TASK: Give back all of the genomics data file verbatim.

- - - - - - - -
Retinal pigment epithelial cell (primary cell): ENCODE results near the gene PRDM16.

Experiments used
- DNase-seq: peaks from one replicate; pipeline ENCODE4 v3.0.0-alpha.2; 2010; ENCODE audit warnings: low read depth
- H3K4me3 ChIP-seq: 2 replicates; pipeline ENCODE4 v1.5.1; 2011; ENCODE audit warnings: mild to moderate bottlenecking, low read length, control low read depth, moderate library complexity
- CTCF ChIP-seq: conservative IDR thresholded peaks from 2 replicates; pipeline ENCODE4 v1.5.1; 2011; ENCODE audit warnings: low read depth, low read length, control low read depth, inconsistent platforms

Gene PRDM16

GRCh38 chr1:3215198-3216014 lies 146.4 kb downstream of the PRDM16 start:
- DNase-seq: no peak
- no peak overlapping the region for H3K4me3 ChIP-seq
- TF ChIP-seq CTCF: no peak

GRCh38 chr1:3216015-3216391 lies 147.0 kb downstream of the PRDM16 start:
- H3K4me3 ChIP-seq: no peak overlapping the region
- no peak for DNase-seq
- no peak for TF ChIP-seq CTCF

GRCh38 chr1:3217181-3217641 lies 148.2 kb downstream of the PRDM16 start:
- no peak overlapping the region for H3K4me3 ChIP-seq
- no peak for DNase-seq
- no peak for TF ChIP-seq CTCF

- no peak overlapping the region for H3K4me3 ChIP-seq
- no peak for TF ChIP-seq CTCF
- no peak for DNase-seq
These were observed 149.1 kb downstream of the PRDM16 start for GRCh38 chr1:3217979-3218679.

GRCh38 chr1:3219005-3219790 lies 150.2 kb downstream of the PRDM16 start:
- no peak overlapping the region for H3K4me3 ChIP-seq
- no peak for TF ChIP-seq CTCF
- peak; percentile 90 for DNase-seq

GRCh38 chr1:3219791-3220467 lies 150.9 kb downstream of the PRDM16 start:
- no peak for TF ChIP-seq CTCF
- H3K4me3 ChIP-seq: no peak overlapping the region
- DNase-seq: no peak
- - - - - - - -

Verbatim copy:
Retinal pigment epithelial cell (primary cell): ENCODE results near the gene PRDM16.

Experiments used
- DNase-seq: peaks from one replicate; pipeline ENCODE4 v3.0.0-alpha.2; 2010; ENCODE audit warnings: low read depth
- H3K4me3 ChIP-seq: 2 replicates; pipeline ENCODE4 v1.5.1; 2011; ENCODE audit warnings: mild to moderate bottlenecking, low read length, control low read depth, moderate library complexity
- CTCF ChIP-seq: conservative IDR thresholded peaks from 2 replicates; pipeline ENCODE4 v1.5.1; 2011; ENCODE audit warnings: low read depth, low read length, control low read depth, inconsistent platforms

Gene PRDM16

GRCh38 chr1:3215198-3216014 lies 146.4 kb downstream of the PRDM16 start:
- DNase-seq: no peak
- no peak overlapping the region for H3K4me3 ChIP-seq
- TF ChIP-seq CTCF: no peak

GRCh38 chr1:3216015-3216391 lies 147.0 kb downstream of the PRDM16 start:
- H3K4me3 ChIP-seq: no peak overlapping the region
- no peak for DNase-seq
- no peak for TF ChIP-seq CTCF

GRCh38 chr1:3217181-3217641 lies 148.2 kb downstream of the PRDM16 start:
- no peak overlapping the region for H3K4me3 ChIP-seq
- no peak for DNase-seq
- no peak for TF ChIP-seq CTCF

- no peak overlapping the region for H3K4me3 ChIP-seq
- no peak for TF ChIP-seq CTCF
- no peak for DNase-seq
These were observed 149.1 kb downstream of the PRDM16 start for GRCh38 chr1:3217979-3218679.

GRCh38 chr1:3219005-3219790 lies 150.2 kb downstream of the PRDM16 start:
- no peak overlapping the region for H3K4me3 ChIP-seq
- no peak for TF ChIP-seq CTCF
- peak; percentile 90 for DNase-seq

GRCh38 chr1:3219791-3220467 lies 150.9 kb downstream of the PRDM16 start:
- no peak for TF ChIP-seq CTCF
- H3K4me3 ChIP-seq: no peak overlapping the region
- DNase-seq: no peak